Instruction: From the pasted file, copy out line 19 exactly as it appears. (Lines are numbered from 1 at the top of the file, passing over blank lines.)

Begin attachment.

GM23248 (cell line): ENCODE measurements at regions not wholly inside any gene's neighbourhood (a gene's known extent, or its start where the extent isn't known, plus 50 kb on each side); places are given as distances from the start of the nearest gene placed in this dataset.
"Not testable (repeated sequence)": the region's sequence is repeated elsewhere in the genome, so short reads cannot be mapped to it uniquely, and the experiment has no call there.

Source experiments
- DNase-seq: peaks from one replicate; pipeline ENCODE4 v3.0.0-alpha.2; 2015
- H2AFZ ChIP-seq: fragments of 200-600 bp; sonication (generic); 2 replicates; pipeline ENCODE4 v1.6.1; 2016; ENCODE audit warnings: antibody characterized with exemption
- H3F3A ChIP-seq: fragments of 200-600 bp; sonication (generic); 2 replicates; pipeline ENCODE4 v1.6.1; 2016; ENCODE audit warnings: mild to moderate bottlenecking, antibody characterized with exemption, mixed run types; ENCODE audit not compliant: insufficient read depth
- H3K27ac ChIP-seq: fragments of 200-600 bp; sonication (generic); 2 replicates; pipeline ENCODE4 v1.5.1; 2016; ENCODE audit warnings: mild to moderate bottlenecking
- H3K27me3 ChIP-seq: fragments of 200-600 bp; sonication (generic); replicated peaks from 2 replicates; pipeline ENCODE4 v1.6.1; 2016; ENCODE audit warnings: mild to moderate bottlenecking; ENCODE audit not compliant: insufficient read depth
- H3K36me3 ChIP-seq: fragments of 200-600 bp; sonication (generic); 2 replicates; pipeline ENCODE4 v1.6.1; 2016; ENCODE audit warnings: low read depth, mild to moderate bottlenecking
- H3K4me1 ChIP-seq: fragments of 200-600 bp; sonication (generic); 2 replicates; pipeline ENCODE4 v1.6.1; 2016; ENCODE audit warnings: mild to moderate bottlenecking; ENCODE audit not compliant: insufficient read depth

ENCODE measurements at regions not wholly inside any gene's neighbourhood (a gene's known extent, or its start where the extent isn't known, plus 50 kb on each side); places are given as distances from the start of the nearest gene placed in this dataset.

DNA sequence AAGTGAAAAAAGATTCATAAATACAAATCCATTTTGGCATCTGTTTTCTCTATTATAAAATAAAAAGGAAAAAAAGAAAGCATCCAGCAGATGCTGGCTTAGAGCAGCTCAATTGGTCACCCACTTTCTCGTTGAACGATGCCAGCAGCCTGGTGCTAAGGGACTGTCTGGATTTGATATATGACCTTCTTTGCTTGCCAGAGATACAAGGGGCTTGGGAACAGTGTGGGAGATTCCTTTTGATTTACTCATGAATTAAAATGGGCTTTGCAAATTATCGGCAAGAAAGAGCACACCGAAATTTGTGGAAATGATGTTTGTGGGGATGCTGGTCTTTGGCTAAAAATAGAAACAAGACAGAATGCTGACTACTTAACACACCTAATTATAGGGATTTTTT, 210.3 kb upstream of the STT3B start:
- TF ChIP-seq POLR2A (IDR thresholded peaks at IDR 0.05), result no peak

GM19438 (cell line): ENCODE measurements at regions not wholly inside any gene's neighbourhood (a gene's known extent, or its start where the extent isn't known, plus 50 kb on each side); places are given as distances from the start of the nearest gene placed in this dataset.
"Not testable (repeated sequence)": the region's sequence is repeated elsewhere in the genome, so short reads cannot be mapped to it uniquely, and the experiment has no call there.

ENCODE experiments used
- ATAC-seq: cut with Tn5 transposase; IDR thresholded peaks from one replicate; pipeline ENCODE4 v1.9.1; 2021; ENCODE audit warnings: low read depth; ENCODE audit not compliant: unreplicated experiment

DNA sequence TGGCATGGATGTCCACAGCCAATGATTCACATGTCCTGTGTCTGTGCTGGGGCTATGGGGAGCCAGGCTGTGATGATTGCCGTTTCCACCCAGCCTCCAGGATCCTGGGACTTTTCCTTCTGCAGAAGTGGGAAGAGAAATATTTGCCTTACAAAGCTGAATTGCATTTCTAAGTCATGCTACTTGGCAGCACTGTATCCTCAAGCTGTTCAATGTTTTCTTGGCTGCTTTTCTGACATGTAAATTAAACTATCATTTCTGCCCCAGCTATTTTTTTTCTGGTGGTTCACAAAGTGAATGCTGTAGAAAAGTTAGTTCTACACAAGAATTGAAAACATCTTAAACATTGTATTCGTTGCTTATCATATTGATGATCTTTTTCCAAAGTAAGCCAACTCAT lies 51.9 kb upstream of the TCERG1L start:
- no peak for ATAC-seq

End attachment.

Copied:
- no peak for ATAC-seq